The scarcer captures in Vardø this year have all come from Svartnes. A juvenile two-barred crossbill was finally captured at Svartnes after up to five had been present in the Sundammen area for a week, and others had been observed nearby, representing the first one ringed in Finnmark.

The 86 birds caught at Svartnes on 17/09 included 3 scarcer warbler species: one marsh warbler (the first ringed, and second record for Finnmark), a yellow-browed warbler and a garden warbler.

Also of great interest was that one of the 7 sedge warblers caught, was wearing a Czech Republic ring and had been ringed near Pilsen on 11/09/2016! The bird was one of several male birds that were holding territory at Sundammen in the spring.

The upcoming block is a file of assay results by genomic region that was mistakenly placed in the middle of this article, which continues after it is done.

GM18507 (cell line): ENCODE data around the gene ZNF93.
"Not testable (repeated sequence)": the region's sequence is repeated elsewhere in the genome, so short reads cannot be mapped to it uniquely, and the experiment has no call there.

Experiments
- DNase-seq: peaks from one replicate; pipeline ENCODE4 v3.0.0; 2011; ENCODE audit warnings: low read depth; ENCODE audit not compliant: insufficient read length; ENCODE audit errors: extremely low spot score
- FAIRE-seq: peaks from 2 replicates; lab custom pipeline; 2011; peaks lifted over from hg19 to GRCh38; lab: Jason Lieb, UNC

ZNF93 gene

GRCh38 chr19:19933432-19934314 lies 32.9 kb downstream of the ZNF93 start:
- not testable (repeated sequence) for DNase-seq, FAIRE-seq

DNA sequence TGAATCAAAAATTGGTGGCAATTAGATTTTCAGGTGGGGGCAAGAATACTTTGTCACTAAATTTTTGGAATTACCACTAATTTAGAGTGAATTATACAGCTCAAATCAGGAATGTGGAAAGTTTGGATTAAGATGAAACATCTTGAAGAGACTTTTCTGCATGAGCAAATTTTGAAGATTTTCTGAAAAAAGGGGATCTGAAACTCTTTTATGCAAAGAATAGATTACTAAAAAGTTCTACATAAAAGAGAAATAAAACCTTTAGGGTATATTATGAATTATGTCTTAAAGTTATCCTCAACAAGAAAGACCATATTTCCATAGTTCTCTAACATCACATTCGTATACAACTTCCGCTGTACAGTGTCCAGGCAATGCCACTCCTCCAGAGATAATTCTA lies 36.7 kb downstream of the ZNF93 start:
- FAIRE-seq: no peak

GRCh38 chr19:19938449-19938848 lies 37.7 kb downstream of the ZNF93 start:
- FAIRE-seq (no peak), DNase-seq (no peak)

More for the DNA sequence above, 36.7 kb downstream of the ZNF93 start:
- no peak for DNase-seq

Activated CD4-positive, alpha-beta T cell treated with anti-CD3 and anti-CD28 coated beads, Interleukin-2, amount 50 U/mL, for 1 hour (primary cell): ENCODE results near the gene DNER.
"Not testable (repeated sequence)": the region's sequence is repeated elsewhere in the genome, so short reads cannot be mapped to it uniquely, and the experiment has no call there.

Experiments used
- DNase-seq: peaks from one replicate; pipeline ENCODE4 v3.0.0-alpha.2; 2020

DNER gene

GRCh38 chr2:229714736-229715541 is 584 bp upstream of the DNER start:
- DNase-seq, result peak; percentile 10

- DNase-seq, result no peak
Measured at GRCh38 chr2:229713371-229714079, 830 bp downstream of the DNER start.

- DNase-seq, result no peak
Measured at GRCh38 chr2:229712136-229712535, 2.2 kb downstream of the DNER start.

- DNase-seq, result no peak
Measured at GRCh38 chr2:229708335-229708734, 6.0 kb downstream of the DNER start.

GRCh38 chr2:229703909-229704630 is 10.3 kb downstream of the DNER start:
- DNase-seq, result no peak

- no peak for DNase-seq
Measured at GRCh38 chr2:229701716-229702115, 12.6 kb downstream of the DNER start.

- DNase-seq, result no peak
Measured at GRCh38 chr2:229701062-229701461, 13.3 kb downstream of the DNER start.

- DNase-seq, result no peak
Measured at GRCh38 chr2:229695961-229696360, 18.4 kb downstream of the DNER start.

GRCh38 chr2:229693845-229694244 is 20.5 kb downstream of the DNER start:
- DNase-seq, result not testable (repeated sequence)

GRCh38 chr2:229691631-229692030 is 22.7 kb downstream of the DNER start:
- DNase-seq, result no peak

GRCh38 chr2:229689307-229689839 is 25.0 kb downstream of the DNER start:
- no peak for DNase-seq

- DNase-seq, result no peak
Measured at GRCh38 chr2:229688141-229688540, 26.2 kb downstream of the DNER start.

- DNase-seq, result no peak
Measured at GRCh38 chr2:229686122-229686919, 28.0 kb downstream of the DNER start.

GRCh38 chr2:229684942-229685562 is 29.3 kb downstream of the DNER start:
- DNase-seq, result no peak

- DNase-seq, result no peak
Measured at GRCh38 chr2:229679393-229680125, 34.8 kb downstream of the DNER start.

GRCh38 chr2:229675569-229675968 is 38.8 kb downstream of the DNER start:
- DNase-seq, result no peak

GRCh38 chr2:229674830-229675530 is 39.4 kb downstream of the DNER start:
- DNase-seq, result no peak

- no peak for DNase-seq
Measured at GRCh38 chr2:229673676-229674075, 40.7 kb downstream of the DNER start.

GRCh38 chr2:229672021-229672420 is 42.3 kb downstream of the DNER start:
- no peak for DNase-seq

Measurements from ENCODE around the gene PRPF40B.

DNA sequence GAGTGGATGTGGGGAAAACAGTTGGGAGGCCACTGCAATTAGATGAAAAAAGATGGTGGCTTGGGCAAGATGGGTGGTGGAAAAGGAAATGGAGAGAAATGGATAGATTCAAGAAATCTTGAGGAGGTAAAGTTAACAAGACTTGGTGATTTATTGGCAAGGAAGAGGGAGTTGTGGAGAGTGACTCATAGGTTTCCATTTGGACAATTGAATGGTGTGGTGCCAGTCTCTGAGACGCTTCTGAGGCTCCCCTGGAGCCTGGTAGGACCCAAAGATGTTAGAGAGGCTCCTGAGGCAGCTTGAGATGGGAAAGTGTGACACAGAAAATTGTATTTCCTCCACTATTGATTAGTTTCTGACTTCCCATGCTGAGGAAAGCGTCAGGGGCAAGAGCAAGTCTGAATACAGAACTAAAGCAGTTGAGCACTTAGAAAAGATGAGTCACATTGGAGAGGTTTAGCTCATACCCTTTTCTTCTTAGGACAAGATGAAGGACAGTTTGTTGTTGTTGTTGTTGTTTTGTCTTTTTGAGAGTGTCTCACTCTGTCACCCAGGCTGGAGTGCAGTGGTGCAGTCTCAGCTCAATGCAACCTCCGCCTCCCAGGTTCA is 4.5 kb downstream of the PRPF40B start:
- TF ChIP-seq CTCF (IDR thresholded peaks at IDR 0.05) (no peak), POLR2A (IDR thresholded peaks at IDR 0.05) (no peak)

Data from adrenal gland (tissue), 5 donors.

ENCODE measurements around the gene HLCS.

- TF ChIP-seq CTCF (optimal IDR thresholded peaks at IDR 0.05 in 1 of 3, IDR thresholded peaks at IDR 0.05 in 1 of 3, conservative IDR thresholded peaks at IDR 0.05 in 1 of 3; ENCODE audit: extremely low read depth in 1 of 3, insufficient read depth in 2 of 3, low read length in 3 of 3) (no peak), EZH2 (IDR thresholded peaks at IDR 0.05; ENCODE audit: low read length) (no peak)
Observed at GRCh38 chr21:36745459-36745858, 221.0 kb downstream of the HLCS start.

Looking ahead

Now in our 6th year of these projects we have learnt a lot. We now know more about which species migrate when, to where; some of the factors that can influence their abundance, and how this differs from other parts of the birds’ ranges. We have also recorded some scarce species which would otherwise have gone undetected. Despite this, many new questions have been raised and we aim to continue and expand our projects in the coming years to try and answer these.

References: Pollet, I.L., Hedd, A, Taylor, P.D., Montevecchi, W.A. & Shutler, D, 2014. Migratory movements and wintering areas of Leach’s Storm-Petrels tracked using geolocators.